Control freak? How to delegate effectively in 6 simple steps

Jun 13, 2019

One of the biggest challenges new leaders face?

Learning how to let go of control and effectively delegate.

It’s a hurdle many of my clients have experienced. And one I’ve confronted in my own career too.

A decade ago, I worked in a corporate consulting role where high performance was rewarded. Like most professionals who are technically excellent at their jobs or top performers, I was promoted based on results. Suddenly, I was responsible for leading a team and business division.

Progressing to my first management role in my mid 20’s, I hadn’t yet developed the skills to effectively lead others. I had high expectations for myself and my team and struggled to let go and delegate. And I held the false belief I had to do everything myself for it to be done properly.

Later, when I started my first consulting business, I continued to do everything myself. Despite working longer hours than I ever had in the corporate world and surviving on little sleep, I refused to hire help. My desire for perfection and inability to let go of control resulted in long hours, stress and eventually burn-out.

Whether you’ve moved out of corporate to start a business, or into your first leadership role, delegation is one of the most difficult, yet important skills to master.

Are you a control freak?

Read on to understand why you struggle to let go, the negative impacts of control and benefits of delegation. Learn how to effectively delegate and become a successful leader in 6 simple steps.


First of all, as a new manager, it’s challenging to transition from doing everything yourself to delegating work and leading a team. Even if you don’t have employees, as an early stage business owner you may struggle to let go and outsource work to external providers. And you get stuck working ‘in’ your business, instead of ‘on’ it.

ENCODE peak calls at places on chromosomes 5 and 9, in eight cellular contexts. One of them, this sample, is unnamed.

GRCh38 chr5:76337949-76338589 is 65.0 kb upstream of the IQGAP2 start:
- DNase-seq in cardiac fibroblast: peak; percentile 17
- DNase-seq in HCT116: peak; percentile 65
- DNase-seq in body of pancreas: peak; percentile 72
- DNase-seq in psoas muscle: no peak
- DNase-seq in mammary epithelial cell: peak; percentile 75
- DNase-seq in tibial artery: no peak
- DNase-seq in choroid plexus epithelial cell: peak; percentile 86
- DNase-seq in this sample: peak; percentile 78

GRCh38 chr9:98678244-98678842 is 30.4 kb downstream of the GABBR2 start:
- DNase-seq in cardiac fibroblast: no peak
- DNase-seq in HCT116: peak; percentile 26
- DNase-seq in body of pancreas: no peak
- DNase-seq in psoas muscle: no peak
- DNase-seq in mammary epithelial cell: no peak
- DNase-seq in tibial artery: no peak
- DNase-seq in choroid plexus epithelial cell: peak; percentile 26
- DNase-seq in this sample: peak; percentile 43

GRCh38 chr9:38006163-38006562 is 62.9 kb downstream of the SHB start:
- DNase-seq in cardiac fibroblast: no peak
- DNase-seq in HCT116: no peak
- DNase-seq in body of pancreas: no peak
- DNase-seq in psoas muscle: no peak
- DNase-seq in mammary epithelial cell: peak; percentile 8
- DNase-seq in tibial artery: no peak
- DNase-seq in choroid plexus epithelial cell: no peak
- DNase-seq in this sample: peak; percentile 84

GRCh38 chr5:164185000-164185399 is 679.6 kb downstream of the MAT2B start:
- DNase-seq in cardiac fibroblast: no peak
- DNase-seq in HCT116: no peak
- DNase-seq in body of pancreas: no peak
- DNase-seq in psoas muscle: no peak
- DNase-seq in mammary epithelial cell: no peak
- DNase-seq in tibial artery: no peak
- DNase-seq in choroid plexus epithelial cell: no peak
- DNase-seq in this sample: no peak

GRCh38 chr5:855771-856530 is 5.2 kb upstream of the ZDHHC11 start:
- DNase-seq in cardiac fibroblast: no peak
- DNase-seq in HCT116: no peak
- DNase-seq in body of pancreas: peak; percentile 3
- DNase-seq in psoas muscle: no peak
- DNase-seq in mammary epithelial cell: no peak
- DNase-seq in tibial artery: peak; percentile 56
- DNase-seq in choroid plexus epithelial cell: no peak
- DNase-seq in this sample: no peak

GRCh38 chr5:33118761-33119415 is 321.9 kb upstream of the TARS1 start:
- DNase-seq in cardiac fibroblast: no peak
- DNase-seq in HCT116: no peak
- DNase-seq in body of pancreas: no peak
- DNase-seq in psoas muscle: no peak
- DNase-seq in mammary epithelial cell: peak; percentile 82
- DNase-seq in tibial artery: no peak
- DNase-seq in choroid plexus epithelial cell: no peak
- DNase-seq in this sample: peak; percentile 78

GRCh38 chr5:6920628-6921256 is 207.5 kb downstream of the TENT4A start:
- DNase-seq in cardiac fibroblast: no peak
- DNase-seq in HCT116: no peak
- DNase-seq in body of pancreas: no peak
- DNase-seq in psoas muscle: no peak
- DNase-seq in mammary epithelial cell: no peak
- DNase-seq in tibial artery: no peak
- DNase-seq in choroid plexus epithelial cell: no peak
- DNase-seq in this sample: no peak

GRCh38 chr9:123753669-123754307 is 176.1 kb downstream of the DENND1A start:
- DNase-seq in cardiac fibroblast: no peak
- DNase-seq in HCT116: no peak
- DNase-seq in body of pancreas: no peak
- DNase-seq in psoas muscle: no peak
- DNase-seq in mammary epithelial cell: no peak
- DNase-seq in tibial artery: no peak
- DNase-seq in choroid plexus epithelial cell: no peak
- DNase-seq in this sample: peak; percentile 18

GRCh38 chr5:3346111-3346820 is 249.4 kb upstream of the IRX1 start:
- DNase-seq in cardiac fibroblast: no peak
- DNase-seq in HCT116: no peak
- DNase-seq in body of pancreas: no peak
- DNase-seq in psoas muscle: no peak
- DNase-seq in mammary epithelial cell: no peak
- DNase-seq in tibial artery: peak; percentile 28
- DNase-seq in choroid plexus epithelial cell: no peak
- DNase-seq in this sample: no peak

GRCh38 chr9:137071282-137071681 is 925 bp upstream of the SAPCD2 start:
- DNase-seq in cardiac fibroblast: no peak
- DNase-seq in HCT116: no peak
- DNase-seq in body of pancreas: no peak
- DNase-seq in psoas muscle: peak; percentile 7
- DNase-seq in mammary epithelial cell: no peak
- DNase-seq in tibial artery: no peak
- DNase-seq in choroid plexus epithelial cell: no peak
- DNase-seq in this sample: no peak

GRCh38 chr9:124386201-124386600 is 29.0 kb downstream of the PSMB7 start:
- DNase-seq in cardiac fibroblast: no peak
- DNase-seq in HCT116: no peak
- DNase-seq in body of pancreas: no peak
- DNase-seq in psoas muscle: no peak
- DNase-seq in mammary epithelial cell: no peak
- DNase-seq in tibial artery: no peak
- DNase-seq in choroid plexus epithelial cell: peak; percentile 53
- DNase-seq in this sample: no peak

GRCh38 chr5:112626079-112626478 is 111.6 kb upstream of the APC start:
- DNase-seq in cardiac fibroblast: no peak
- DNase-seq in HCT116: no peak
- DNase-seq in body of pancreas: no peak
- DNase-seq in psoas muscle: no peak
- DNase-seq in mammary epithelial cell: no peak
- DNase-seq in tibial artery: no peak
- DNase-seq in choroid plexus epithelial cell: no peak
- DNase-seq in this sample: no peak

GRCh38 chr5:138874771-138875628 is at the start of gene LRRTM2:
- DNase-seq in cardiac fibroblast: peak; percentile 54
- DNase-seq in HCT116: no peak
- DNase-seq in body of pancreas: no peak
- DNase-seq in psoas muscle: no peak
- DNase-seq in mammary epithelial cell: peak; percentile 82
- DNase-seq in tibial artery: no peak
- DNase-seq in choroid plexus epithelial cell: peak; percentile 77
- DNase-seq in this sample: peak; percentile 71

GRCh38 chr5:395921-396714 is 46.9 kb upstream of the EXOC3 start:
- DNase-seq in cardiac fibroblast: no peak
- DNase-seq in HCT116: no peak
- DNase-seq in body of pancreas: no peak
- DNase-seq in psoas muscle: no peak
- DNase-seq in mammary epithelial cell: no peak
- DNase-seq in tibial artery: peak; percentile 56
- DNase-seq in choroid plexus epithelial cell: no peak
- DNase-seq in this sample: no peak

Also, delegation challenges stem from a deep, anxiety based fear of letting go. Or, the need to take charge and have control over everything. You may secretly fear being controlled by others or maintain control to avoid vulnerability or rejection.

You believe no-one else can do the work as well as you. Or, it’s simply easier to do everything yourself. In some cases, the desire for competition or challenge drives the need to control. Consequently, this leads to micro-management or direct communication which may intimidate or frustrate others, negatively impacting team relationships.


As a new leader, you’re given greater responsibility and more complex work. If you fail to delegate tasks you no longer need to handle, your workload will grow. Time management will become a challenge and your workload unsustainable. This leads to stress, overwhelm and potential burn-out.

The desire to control also keeps you small. It stops you expanding your business or client base, learning new skills or developing professionally. Instead, you stay in your comfort zone.

Additionally, poor delegation frustrates your team. Perfectionism is the root cause of the belief no-one can do a task as well as you. Your desire to oversee everything holds up projects and micro-management can aggravate staff.


Letting go of control and learning to delegate frees up your time. This allows you to remove any tasks you’re not good at and don’t enjoy. The energy draining work you procrastinate over. As a result, you’ll improve time management, take on fulfilling work and complex tasks to develop professionally.

Above all, delegation is an essential skill of effective leadership. It increases productivity, performance and gives your team the opportunity to learn new skills. And therefore, helps you build more effective relationships with staff members.